Not wrapped quite tight enough

Review: `The Mummy' does a pretty good job of matching the menace of the Boris Karloff classic -- until the Stooges show up.

May 07, 1999|By Chris Kaltenbach | Chris Kaltenbach,SUN STAFF

"The Mummy" could have been one heck of a thrill ride, if only its cast wasn't intent on being the Three Stooges.

That the movie doesn't irretrievably sink under the weight of its woefully misplaced madcap antics is testimony to a special-effects team that continually outdoes itself and a villain who makes for one seriously mean undead machine.

When "The Mummy" sticks to its source material, those walking advertisements for Ace bandages that have been wandering the streets of Cairo since Pharaoh's time, it's one cool flick. Not scary exactly, since mainstream Hollywood these days has largely forgotten how to scare audiences, but definitely menacing and visually impressive, particularly the computer-generated ancient Egyptian tableau that opens the film.

It's too bad Larry, Moe and Shemp keep showing up.

Less a remake of 1932's "The Mummy" (featuring Boris Karloff at his creepiest) than an expansion, the film opens in ancient Thebes, where the high priest Imhotep and Pharaoh's wife, Anck-Su-Namun, are indulging in some decidedly high-risk necking. Of course Pharaoh finds out, a discovery that drives the missus to suicide and Imhotep to one of those ever-popular fates-worse-than-death: He's mummified alive, destined to spend eternity slowly rotting away while buried deep beneath the sands of the lost city of Hamunaptra. His only possible salvation: if someone is stupid enough to dig him up.

Fast-forward a few millenniums to 1923, and a whole gaggle of such stupid people descends on Egypt. One team is led by dashing Rick O'Connell (Brendan Fraser, acting like a dime-store Indiana Jones) and includes mousy librarian Evelyn (Rachel Weisz) and her gold-seeking brother Jonathan (John Hannah). The other consists of three American would-be cowboys and O'Connell's former friend, the weaselly Beni (Kevin J. O'Connor, who overacts so shamelessly that he should probably serve some hard time).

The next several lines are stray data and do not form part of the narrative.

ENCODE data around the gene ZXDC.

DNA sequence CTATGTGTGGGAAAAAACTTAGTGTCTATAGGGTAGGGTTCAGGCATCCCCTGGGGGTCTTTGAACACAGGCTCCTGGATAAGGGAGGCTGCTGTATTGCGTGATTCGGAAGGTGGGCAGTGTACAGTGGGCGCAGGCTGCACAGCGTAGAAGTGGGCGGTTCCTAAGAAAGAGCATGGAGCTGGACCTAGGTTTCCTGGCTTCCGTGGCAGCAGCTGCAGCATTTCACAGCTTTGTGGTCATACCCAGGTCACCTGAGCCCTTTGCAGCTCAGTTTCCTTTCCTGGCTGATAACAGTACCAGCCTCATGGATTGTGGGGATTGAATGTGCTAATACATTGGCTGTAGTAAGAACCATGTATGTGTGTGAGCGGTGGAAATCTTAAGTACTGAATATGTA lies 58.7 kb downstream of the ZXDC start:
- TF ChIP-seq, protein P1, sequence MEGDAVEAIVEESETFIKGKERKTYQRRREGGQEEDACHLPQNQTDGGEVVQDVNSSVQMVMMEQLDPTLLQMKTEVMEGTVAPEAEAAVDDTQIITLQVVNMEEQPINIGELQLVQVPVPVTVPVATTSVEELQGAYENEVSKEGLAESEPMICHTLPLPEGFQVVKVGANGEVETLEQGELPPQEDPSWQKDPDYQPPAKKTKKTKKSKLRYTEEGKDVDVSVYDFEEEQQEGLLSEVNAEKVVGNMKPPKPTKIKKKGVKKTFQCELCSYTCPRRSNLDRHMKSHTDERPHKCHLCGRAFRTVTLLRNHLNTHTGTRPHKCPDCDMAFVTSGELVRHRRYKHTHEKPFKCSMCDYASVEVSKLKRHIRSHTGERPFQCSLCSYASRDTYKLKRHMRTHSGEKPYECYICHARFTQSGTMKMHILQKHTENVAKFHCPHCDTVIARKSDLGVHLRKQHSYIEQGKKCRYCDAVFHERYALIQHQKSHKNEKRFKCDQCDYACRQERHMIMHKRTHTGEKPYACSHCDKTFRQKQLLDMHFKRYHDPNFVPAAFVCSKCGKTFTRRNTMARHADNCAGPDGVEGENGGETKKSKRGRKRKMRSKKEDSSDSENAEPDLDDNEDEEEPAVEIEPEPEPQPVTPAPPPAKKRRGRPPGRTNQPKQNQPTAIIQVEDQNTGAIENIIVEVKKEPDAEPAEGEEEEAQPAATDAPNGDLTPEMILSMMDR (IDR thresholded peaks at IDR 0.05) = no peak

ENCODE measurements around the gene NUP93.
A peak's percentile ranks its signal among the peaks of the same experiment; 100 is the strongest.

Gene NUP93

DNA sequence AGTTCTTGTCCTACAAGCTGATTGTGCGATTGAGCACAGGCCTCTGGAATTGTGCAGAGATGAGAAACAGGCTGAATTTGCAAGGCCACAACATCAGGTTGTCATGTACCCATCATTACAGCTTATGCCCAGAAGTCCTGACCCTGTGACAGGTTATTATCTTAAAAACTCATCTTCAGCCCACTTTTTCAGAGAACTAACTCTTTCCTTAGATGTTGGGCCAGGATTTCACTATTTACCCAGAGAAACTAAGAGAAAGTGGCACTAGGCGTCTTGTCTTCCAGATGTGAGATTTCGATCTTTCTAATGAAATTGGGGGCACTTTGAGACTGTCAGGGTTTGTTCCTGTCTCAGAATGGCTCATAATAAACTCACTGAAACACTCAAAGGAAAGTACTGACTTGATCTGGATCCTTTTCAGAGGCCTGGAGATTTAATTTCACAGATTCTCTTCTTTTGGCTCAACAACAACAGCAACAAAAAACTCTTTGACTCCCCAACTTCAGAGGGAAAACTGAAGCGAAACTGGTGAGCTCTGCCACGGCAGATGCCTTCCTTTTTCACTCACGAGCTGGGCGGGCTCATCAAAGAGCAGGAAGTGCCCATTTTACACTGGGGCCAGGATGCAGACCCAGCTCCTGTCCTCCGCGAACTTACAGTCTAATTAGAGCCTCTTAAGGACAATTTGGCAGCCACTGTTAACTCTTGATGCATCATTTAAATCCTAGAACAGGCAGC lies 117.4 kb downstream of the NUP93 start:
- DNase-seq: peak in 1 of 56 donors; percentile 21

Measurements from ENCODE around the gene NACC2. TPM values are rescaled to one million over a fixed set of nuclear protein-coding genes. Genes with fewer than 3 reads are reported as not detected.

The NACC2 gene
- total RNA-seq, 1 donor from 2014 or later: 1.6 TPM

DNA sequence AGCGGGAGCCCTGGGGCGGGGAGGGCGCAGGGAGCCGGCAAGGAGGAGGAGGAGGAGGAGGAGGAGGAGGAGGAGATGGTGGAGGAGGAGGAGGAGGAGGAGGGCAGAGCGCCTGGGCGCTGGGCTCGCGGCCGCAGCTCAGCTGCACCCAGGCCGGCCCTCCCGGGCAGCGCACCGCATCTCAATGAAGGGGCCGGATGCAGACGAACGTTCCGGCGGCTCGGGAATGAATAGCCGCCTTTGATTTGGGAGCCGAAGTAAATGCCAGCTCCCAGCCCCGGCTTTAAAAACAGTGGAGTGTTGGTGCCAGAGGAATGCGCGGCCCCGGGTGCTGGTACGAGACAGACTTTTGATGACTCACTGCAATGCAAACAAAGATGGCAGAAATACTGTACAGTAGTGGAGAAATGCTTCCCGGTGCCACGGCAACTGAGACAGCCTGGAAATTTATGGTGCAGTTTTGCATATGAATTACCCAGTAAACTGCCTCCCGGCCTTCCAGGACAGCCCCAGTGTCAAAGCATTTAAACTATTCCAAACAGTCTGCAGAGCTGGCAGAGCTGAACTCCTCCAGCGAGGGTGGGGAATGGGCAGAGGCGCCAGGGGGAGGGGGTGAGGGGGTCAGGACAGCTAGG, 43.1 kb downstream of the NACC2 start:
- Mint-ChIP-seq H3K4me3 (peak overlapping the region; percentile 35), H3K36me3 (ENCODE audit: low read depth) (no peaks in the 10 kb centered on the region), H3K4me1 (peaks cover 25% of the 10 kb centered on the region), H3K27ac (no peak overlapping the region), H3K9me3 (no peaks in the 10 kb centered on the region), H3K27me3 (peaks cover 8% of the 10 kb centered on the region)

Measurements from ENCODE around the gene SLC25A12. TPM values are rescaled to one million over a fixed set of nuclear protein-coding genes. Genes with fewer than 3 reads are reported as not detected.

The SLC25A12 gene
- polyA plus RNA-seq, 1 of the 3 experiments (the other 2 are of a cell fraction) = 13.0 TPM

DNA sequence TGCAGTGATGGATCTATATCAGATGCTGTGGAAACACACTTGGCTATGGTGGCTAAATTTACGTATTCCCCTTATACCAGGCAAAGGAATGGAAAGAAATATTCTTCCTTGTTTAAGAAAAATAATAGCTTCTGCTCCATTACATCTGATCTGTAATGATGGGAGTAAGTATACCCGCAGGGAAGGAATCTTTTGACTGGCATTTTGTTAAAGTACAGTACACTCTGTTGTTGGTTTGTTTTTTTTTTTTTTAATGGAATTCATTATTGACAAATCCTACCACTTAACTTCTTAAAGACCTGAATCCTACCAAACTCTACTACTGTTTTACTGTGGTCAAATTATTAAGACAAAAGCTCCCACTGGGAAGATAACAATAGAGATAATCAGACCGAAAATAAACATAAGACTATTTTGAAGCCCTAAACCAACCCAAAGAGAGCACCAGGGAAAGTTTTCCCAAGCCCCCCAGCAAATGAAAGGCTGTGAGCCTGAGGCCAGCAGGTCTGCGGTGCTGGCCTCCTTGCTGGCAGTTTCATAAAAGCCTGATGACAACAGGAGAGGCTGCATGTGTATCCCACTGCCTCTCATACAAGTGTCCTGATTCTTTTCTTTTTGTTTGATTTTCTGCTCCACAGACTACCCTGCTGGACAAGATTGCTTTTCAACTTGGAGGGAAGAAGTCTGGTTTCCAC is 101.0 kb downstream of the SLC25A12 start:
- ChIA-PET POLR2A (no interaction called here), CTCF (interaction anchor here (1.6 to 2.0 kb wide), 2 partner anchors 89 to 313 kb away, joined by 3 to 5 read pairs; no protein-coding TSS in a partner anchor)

The film takes off when they release Imhotep on an unsuspecting world. Played almost wordlessly by South African actor Arnold Vosloo (imagine Yul Brynner on a really bad day), Imhotep is as nasty as they come. Locusts spew from his mouth, he can materialize wherever he wants, and the swirling sands respond to his commands. Even worse, his arrival pretty much heralds the end of the world, since he's a force of unquenchable evil.

But what Imhotep really wants to do is bring back Anck-Su-Namun, and for that he needs Evelyn -- or, more precisely, Evelyn's body, soul and other essentials.

All of which means our heroes, particularly O'Connell, have a lot of saving to do.

Imhotep is such a fierce presence, and his powers are so powerfully depicted, that "The Mummy" threatens to be that rarest of rarities, a Hollywood remake that compares to the original. But writer-director Stephen Sommers (Disney's live-action "The Jungle Book," "Deep Rising") keeps trying to graft slapstick onto the proceedings.

Fraser spends more time wisecracking than he does rescuing, Hannah and O'Connor seem to have a contest going to see who can be the most irritatingly Stooge-like, and even newcomer Oded Fehr as Ardeth Bay, whose life is dedicated to containing Imhotep, is reduced to vomiting over the side of a biplane. (Homage alert: Ardeth Bay was the name used by Karloff's mummy in his modern-day guise.)

But given all that -- and we won't even talk about Sommers' sloppy plotting -- "The Mummy" has more than enough great visuals to make it worth the effort. All the hyena-like antics of its stars pale when Imhotep spreads his arms and a 3,000-year-old Egyptian army comes to life.

`The Mummy'

Starring Brendan Fraser, Rachel Weisz and John Hannah

Directed and written by Stephen Sommers

Released by Universal

Rated PG-13 (violence and some partial nudity)

Running time: 134 minutes

Sun score:***

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